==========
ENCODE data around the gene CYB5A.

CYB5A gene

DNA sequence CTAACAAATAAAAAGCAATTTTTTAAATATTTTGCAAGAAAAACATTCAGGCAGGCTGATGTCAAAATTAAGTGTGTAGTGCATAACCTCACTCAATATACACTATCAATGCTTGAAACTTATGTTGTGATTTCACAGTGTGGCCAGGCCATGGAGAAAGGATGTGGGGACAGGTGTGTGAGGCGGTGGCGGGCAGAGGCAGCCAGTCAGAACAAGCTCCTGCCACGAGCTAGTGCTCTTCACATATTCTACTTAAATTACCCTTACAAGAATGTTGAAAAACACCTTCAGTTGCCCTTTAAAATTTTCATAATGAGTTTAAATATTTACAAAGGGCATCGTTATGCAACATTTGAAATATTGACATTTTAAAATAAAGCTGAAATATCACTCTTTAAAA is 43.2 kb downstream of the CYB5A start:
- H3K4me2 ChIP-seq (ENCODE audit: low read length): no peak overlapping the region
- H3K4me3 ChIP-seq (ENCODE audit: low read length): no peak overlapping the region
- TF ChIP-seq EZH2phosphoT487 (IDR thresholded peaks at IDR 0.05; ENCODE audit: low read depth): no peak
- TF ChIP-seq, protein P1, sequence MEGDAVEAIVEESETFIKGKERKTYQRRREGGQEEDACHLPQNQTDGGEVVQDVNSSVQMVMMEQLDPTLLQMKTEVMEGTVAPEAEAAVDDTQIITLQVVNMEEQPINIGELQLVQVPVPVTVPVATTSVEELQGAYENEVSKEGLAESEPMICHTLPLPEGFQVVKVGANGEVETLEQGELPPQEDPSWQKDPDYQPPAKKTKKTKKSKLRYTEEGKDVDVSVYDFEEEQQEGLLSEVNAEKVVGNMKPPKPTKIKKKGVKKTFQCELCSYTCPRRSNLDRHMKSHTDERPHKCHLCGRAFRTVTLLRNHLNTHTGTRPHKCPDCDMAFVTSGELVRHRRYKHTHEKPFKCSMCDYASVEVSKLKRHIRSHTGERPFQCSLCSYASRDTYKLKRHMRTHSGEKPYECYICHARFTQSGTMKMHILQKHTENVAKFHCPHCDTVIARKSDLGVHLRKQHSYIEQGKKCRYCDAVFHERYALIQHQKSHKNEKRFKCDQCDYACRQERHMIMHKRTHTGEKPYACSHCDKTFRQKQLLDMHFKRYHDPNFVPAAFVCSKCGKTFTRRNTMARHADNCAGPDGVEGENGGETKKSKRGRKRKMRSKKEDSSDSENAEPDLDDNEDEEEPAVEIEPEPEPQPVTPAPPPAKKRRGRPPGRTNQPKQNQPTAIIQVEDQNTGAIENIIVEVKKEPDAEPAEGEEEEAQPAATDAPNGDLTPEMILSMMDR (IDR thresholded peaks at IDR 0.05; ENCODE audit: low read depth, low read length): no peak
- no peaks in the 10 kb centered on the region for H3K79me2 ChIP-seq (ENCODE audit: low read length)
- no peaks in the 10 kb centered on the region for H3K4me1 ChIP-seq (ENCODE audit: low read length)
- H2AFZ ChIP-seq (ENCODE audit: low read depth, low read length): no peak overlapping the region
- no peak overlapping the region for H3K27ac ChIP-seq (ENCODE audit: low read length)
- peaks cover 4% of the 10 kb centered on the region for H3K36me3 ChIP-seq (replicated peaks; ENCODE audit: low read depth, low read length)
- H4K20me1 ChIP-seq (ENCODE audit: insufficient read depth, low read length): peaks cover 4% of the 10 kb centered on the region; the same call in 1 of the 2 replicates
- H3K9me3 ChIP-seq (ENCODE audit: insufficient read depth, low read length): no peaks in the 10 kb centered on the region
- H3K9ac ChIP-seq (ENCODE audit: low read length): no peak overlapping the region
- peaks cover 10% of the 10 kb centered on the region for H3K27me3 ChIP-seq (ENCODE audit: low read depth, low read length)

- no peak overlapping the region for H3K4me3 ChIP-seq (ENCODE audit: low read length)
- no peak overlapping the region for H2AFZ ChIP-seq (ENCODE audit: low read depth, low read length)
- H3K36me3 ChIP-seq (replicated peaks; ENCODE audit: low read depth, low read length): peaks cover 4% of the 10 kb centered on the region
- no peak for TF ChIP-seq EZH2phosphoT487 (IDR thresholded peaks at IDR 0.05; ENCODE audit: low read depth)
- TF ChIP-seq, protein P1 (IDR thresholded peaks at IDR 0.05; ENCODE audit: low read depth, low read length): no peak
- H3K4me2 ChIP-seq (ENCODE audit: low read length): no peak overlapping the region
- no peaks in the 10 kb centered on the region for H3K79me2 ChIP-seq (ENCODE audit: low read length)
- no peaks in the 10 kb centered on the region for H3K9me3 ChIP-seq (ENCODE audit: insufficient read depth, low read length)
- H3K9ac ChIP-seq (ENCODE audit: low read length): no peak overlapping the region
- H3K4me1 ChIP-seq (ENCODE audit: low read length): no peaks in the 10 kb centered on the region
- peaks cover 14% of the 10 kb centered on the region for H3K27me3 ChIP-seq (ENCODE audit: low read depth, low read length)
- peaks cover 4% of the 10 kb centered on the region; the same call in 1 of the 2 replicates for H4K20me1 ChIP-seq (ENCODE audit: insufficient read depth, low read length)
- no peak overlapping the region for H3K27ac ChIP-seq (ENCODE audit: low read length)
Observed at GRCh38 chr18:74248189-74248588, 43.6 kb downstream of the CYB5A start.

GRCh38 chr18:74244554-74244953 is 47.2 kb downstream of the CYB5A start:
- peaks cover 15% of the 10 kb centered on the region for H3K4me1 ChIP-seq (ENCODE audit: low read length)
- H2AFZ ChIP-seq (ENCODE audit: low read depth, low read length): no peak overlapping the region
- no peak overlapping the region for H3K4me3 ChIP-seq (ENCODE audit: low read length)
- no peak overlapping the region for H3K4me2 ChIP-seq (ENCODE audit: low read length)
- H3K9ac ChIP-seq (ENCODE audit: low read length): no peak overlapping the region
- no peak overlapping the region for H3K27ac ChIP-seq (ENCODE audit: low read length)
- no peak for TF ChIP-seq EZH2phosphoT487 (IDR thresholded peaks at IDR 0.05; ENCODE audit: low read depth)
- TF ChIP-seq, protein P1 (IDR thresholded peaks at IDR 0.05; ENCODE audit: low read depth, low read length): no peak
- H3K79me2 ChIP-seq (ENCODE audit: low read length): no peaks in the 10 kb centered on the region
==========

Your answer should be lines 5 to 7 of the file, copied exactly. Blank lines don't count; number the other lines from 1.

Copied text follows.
- H3K4me3 ChIP-seq (ENCODE audit: low read length): no peak overlapping the region
- TF ChIP-seq EZH2phosphoT487 (IDR thresholded peaks at IDR 0.05; ENCODE audit: low read depth): no peak
- TF ChIP-seq, protein P1, sequence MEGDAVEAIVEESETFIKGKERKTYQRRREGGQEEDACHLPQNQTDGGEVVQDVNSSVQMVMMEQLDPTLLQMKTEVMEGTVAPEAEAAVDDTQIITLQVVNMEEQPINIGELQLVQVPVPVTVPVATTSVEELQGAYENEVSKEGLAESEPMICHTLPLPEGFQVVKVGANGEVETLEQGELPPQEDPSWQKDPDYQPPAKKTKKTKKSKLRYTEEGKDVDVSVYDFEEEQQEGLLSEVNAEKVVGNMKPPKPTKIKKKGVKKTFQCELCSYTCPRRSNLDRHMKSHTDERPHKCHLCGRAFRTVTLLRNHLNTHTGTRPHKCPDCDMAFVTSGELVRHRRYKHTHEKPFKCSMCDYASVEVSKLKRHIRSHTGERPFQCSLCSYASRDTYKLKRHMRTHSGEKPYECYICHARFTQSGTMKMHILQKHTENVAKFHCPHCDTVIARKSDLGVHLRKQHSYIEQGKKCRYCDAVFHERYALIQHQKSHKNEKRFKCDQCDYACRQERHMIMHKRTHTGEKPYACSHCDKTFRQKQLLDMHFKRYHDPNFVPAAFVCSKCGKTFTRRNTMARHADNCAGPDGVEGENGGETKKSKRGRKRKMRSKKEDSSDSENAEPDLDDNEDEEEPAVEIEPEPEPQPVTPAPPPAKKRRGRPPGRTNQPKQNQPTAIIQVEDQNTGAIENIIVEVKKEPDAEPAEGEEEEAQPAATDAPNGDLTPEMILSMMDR (IDR thresholded peaks at IDR 0.05; ENCODE audit: low read depth, low read length): no peak